Management options to recover perennial ryegrass populations and productivity in run-out pastures


  • Wendy Griffiths DairyNZ
  • Mike Dodd AgResearch
  • Barbara Kuhn-Sherlock DairyNZ
  • David Chapman DairyNZ



grazing deferral, long-spring rotation, perennial ryegrass yield, persistence, under-sowing


In parts of the upper North Island, farmers frequently report perennial ryegrass (Lolium perenne L.) pastures failing within 3 or 4 years post-sowing. This appears to be related to interactions between several factors: climatic (drier, hotter summers), biotic (insect pest), soil (texture, water-holding capacity) and grazing management factors that vary spatially and temporally. The efficacy of three management interventions for recovering ryegrass populations and production in runout pasture was assessed in an experiment initiated in 2018/19 in central Waikato. Treatments were a long-spring rotation (LSR), a longer grazing deferral during late spring and summer (pasture deferral, PD) and under-sowing with perennial ryegrass (US), each applied to pastures of four ryegrass cultivars. In the year after the treatments were implemented, the yield of ryegrass in PD was 2.4 t DM/ha greater than for the control (7-year-old pasture), and ryegrass tiller populations initially doubled but later declined. Yields in US and LSR were intermediate but not significantly different from the control. Ground score changes responded more positively to PD compared with the other treatments. Relative to the baseline prior to initiation of the study, tiller populations increased for PD and US but declined for control and LSR. There were no interactions between management treatment and cultivar for any of the variables measured. Pasture deferral shows promise as an intervention for recovering failing ryegrass pastures through natural reseeding. However, the longevity of the benefits observed here has yet to be determined.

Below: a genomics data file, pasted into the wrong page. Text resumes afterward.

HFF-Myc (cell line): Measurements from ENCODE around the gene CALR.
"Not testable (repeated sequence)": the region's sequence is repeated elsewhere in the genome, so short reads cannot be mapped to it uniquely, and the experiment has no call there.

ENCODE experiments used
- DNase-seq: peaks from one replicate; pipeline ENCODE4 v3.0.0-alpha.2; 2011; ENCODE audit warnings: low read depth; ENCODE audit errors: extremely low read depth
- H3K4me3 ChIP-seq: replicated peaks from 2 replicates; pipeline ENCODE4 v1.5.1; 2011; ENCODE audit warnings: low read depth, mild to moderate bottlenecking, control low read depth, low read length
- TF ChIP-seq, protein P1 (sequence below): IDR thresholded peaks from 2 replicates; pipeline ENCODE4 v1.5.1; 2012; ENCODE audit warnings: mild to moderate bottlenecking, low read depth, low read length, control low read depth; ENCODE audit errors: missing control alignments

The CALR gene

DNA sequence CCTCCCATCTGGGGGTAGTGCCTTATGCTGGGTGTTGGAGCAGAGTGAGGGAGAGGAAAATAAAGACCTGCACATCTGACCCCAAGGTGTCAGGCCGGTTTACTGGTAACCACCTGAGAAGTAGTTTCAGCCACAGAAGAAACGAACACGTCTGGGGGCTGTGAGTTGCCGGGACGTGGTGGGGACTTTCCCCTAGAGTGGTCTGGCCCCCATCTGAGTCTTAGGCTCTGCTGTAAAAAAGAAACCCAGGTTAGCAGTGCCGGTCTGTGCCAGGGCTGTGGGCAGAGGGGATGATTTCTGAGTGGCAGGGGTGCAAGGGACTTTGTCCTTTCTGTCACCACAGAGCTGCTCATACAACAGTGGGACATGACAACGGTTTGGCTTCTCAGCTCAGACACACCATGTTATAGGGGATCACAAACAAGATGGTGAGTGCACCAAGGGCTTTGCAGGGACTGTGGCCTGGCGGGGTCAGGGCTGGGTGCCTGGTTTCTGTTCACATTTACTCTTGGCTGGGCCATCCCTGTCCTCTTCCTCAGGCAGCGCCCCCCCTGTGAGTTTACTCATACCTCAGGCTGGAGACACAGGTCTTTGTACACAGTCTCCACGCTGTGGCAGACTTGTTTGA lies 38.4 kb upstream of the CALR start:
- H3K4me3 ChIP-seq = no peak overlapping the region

Resilient Pastures Symposium 2021